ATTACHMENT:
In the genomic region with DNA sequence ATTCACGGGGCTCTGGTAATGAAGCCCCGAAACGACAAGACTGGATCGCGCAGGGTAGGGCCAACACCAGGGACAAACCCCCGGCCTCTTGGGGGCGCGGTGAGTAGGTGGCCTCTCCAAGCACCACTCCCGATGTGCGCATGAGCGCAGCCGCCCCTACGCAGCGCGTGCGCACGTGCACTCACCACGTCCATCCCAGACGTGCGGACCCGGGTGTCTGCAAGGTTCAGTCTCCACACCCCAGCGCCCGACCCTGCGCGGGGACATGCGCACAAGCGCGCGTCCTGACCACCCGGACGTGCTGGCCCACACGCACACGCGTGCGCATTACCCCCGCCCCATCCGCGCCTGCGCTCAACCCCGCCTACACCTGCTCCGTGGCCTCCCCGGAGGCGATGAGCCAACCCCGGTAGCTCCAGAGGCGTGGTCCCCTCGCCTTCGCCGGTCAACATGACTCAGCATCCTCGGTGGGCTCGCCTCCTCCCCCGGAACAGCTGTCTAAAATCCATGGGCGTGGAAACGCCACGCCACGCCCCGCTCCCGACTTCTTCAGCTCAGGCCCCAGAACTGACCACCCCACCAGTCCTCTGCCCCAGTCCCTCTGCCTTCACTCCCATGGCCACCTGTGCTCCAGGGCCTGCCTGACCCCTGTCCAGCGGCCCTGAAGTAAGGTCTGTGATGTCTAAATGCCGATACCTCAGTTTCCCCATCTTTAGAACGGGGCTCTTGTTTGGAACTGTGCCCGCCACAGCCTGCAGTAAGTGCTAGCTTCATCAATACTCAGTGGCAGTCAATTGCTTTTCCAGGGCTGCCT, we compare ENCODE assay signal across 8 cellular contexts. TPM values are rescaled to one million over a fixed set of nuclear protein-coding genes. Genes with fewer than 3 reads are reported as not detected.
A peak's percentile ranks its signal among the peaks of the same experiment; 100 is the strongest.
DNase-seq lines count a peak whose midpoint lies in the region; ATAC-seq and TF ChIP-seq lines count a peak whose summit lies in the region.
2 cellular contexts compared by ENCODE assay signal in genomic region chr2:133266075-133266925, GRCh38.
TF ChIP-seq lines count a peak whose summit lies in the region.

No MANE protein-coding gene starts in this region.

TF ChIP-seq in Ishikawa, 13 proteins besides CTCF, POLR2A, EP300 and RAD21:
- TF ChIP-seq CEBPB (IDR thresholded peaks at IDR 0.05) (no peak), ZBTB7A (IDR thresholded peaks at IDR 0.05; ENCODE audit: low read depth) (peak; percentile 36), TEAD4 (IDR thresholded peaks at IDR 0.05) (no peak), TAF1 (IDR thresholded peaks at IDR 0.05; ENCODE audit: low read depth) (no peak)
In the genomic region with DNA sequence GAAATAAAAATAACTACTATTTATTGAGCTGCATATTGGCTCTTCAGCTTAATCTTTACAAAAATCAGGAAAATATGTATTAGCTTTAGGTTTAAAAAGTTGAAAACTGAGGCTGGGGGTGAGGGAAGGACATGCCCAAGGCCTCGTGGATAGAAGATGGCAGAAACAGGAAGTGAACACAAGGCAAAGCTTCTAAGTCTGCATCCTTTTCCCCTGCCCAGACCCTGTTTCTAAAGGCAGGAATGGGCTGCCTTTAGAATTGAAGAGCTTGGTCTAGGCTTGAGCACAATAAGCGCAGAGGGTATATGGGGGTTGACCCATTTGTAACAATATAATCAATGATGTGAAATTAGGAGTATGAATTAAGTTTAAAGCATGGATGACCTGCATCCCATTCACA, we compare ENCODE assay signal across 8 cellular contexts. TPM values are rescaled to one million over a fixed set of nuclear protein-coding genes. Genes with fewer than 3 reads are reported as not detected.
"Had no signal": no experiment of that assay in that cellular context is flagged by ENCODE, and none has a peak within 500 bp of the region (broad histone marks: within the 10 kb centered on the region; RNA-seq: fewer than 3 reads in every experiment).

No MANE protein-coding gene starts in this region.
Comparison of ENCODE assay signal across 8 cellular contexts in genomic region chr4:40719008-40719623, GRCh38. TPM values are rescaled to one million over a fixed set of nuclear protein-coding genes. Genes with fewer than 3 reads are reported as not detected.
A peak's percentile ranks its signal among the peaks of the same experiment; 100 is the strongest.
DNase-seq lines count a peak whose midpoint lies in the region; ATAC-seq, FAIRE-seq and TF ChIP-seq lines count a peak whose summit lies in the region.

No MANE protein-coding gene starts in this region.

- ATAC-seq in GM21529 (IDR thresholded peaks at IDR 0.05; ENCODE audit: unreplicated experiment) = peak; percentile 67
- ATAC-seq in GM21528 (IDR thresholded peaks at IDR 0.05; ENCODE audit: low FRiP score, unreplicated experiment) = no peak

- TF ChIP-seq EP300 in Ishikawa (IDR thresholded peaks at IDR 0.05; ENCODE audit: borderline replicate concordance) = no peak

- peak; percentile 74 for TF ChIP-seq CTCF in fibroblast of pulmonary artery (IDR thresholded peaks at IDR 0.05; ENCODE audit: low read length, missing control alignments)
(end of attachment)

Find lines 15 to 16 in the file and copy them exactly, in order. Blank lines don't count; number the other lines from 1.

No MANE protein-coding gene starts in this region.

- ATAC-seq in GM21529 (IDR thresholded peaks at IDR 0.05; ENCODE audit: unreplicated experiment) = peak; percentile 67